There are opportunities to leverage products and benefit customers between companiesCalderon: Arecont Vision set a plan in motion last year for turning around the organisation. There will be no significant deviation under Arecont Vision Costar of the main components of that turnaround. They are still in motion. The main difference is that Costar and its group of companies are in the same business as we are. So, there is already a fundamental understanding of our requirements, and of our competitive pressures, and of how the industry works. This will help greatly as we mold our strategy to fit within the new organisation. Additionally, there are opportunities to leverage products and benefit customers between companies that would not have existed under different ownership.


Q. How actively involved will Costar be in managing Arecont Vision going forward? Any other changes in how the company is managed?

Pritchett: Costar will be very actively involved in supporting the Arecont Vision business plan. Having said that, our mantra is that our people make the difference. Our job on the executive team is to remove obstacles from the paths of our employees, enabling them to execute the strategy. We have a long history and a lot of confidence in the Arecont Vision Costar leadership team.

Arecont Vision set a plan in motion last year for turning around the organisation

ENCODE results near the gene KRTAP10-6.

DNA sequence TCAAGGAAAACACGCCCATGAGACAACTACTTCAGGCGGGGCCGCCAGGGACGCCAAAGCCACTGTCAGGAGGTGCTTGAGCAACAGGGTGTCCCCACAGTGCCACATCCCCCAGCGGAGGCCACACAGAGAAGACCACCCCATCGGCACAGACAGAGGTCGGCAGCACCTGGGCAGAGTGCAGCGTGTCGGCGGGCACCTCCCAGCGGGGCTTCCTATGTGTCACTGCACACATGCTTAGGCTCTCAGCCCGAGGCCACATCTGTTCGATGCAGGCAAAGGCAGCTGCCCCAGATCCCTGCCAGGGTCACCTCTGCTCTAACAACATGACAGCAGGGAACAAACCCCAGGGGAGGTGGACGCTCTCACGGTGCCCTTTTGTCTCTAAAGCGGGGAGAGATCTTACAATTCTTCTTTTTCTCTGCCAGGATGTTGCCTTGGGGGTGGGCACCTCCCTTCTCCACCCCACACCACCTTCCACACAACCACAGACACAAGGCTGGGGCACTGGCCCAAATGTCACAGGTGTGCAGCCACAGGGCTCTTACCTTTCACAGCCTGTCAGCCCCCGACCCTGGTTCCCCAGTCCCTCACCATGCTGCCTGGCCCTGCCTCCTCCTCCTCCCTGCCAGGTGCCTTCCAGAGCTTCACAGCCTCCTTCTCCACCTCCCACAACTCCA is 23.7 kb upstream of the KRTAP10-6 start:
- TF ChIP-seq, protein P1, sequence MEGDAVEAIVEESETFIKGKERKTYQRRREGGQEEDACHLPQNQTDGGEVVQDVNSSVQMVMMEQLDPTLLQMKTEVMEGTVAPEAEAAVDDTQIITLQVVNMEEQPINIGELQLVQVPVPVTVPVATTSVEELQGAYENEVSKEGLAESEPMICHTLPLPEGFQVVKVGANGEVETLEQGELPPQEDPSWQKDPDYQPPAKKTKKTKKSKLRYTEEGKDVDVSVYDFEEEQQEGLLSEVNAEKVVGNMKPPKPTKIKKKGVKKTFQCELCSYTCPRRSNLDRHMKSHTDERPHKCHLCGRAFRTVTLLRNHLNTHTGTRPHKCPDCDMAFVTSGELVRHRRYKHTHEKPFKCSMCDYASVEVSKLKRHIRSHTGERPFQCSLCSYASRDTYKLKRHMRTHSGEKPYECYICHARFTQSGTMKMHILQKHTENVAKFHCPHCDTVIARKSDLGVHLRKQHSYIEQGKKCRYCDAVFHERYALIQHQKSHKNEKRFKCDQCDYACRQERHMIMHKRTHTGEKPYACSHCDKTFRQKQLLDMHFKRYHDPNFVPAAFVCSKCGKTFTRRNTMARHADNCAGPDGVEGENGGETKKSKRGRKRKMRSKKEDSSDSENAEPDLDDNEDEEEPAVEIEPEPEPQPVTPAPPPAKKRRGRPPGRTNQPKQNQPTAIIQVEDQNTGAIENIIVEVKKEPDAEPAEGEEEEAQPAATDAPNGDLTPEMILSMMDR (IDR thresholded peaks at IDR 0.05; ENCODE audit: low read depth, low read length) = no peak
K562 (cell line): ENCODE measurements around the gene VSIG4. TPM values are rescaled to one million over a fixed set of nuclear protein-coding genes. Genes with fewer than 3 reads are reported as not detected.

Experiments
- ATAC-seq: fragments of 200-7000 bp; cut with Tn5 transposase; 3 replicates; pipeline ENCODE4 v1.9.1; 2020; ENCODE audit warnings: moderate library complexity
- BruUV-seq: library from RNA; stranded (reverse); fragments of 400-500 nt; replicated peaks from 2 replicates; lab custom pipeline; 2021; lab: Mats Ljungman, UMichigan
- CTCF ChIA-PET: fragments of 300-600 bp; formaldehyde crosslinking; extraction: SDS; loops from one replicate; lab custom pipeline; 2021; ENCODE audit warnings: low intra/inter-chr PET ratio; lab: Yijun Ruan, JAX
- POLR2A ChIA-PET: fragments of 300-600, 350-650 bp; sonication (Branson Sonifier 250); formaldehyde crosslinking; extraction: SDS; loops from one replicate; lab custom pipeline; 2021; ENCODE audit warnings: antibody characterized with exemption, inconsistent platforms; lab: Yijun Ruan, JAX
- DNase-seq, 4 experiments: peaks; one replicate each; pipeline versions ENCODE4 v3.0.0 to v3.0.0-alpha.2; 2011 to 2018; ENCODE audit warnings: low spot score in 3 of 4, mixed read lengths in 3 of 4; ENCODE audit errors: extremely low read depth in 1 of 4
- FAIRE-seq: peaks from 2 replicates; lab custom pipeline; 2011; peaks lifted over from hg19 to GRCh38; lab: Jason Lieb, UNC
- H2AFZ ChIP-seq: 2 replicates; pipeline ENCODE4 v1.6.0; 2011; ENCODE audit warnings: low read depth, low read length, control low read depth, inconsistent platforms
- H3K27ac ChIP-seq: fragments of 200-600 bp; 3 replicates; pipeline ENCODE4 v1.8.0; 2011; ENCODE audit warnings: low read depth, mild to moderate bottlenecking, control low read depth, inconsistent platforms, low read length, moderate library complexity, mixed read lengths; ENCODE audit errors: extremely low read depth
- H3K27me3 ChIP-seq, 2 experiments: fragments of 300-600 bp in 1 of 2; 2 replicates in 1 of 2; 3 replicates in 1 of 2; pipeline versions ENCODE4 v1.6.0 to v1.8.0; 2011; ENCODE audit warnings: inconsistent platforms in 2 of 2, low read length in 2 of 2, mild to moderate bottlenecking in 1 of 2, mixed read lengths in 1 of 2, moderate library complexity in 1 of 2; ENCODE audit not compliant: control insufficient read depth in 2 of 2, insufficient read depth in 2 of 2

Costar will be very actively involved in supporting the Arecont Vision business plan

Q. What misconceptions have you encountered in the market about the bankruptcy process, the new owner, and/or other aspects of the transition?

Calderon: Bankruptcy (Chapter 11) typically has a negative connotation because it is many times associated with shuttering a company. For Arecont Vision, this was a tactical vehicle that enabled us to improve the company’s balance sheet and secure our financial future by selling its assets to Costar. This has made us a much stronger company than we otherwise would have been. There has been very little mis-step in onboarding all our employees. We are already in process of or have completed paying the pre-petition liabilities to our vendors. All-in-all, the transition is going smoothly, and our customers will soon begin to notice the improvements that we are making.